Shipping industry experts warned that the current economic boom in South Korea is in danger of ending its good run soon. To extend the momentum, companies need to learn from the causes that led Hanjin Shipping to its demise, and implement the necessary pre-emptive measures during the good times.
Hanjin Shipping, once one of the world’s biggest shipping companies, officially went out of business in February 2017 as the Seoul Central District Court declared the company bankrupt. Hanjin filed for receivership in August 2016 and it was reported its debt totaled almost US$5 billion.
As can be expected, the collapse of Hanjin had major repercussion. The transshipment traffic of Busan Port decreased, Korean shipping companies were boycotted, and there was massive unemployment. As also can be expected, after a few years of stabilization and recovery, the shipping industry is now doing well. There is an e-commerce boom, Busan Port’s transshipment traffic hit a record number in January, and there are more orders for new ships to meet soaring demand.
Lesson one: Hanjin did not invest in own container vessels
Shipping companies often owned their vessels, especially ones with big capacities, in case of unexpected financial risks and lack of charter vessels in the market. Hanjin did not own big container vessels (with over 13,300 TEU capacity) and had chartered them under long-term contracts instead.
“Other liners, including Maersk Line, MSC, and COSCO, had consistently invested in purchasing containers (to avoid financial risks),” Jeff Koo, logistics professor at Baehwa Women’s University, told Maritime Fairtrade. “But Hanjin Shipping overlooked the importance of investing in vessels, container terminals, and containers.”
Hanjin had been using seven 10,000 TEU container ships at high charter rates for 10 years, hoping that the slump in the shipping market would improve soon. But the market did not recover as expected, and Hanjin was soon unable to pay the high rates.
Taylor Lee, logistics professor at Gyeongsang National University, said that Hanjin had chartered the container ships at a bad time. In July 2016, as the company struggled with high charter rates, there was an overcapacity of global container fleet of 20 million TEUs.
“The economy was heading down unlike what the company had expected,” Prof. Lee said during an interview with Maritime Fairtrade. “It was not the best situation to charter vessels then.”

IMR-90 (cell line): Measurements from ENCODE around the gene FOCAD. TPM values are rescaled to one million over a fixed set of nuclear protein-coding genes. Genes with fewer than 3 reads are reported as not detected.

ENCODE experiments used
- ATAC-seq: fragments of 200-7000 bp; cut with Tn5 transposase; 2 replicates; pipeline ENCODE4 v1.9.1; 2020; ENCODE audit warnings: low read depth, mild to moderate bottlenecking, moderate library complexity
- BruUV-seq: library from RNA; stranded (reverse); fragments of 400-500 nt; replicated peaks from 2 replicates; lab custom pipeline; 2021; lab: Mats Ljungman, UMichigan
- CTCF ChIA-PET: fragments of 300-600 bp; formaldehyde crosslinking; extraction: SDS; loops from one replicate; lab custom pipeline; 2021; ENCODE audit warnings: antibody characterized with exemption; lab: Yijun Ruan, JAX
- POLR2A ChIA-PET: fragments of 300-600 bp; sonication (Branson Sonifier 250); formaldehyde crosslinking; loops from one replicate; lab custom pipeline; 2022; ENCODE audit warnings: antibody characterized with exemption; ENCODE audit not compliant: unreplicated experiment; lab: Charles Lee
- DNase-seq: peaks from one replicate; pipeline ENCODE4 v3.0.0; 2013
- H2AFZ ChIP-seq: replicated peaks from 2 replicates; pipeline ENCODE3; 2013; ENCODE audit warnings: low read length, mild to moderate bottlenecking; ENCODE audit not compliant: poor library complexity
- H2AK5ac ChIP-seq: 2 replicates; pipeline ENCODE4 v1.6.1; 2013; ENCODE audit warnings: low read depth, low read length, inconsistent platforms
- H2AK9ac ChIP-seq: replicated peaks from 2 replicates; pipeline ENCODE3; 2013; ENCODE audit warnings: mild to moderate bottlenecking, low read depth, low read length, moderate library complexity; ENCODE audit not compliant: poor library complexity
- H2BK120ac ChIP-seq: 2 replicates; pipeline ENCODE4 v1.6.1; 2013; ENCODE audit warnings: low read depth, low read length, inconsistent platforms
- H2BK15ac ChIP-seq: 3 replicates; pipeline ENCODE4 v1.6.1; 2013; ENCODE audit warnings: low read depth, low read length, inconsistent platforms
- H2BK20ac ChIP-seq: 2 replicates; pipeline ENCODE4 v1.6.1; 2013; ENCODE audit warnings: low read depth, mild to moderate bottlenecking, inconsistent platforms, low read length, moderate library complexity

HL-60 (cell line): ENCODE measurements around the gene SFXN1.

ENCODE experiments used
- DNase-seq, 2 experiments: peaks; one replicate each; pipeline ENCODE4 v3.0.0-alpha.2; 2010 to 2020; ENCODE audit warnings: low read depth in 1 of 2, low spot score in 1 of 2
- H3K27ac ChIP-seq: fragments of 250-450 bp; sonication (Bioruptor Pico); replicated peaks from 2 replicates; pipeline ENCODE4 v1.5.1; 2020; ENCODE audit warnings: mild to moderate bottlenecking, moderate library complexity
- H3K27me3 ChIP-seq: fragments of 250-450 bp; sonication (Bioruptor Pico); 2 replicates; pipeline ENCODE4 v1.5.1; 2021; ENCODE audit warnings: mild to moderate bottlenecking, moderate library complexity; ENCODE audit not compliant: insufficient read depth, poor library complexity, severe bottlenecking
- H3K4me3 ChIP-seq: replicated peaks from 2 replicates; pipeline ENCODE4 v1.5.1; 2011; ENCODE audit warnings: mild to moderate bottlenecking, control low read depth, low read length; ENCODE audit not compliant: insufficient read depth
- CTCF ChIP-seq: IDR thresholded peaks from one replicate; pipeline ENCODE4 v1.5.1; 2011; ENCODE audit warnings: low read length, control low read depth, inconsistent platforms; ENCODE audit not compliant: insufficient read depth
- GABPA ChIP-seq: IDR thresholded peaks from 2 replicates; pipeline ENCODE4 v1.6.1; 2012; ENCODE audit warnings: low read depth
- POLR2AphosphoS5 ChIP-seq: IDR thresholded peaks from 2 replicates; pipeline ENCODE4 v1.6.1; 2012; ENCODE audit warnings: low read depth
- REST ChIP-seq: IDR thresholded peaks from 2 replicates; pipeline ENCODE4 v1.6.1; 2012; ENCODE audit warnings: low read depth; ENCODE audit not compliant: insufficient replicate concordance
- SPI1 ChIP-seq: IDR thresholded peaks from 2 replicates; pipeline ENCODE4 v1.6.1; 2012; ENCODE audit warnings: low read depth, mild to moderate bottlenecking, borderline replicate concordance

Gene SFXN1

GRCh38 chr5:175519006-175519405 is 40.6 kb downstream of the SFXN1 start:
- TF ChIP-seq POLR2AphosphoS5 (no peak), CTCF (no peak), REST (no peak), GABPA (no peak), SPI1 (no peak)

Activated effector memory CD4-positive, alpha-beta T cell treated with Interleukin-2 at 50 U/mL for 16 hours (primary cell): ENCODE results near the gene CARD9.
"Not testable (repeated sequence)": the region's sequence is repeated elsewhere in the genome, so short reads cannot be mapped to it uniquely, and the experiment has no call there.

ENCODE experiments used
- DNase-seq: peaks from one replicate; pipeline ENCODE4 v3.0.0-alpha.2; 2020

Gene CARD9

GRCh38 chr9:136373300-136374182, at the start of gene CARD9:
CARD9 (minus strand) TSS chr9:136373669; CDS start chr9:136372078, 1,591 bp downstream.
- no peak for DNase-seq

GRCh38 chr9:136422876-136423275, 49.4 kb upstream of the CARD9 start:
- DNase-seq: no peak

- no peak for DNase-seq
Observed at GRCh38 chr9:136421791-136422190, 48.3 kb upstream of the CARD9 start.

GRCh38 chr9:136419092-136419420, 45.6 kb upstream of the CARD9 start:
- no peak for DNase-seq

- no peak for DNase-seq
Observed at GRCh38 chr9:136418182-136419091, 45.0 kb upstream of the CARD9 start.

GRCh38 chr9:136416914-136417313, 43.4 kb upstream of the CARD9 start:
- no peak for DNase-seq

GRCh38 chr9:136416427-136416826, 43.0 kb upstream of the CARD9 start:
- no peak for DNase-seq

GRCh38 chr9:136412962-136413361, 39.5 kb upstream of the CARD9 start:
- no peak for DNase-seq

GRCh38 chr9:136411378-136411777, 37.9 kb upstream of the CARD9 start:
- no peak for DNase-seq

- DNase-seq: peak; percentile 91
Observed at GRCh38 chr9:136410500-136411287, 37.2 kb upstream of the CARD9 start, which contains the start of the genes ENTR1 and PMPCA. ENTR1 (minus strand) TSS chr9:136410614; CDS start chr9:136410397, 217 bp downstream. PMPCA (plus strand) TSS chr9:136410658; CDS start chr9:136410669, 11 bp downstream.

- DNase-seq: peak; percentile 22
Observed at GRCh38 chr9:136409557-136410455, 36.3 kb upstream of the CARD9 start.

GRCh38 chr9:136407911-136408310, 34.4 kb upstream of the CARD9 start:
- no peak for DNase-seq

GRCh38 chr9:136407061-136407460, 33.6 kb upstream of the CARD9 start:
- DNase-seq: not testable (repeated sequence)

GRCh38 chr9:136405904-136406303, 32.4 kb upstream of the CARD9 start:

Lesson two: Hanjin suffered from poor leadership
After Hanjin went bankrupt, there was a barrage of criticism against the management, including former chairperson Choi Eun-young, who is the wife of Hanjin Group Chairman Cho Yang-ho’s younger brother Cho Su-ho. Without much experience, Choi stepped into the role after her husband passed away. Some of her aides, whom Choi handpicked, had non-relevant backgrounds.
“This led the leadership to focus on seizing personal power rather than making productive decisions for the company,” Prof. Koo said. “During the seven years of Choi’s administration, the company’s debt ratio (total debts to total assets) amounted to 1445 percent, a ten-fold increase from 155 percent in 2007.”
“Choi obtained ownership of profitable, valuable ventures within the company,” Prof. Lee said. “For example, she founded subsidiaries like Hanjin Shipping Holdings and Eusu Holdings for her personal benefit while the company’s finance was getting worse.”
Choi was guilty of using insider information in pursuit of her own interest. In December 2017, Choi was sentenced by the court for unloading her family’s stakes using insider information to avoid 1 billion won (US$820,000) of possible losses, according to the Seoul Central District Court’s ruling.
Many industry insiders thought Hanjin was “too big to fail” as it was a 40-year-old company. Nonetheless, Prof. Lee said that there is no guarantee that an event like Hanjin’s failure will not be repeated.
“The market won’t be always booming. We cannot be certain that an event like Hanjin Shipping’s bankruptcy won’t happen again. There will again be a time when companies need to overcome the overcapacity of the global container fleet. This is why it is important to look back at how the events around Hanjin Shipping unfolded and learn from them.”
Prof. Koo said shipping companies should improve their business now by investing in good governance and the necessary operational infrastructure.
“Any industrial sectors and companies have to maintain future-oriented strategies to survive the competition,” Prof. Koo said. “The companies will have to make more aggressive investments in developing their business against global shipping companies.”
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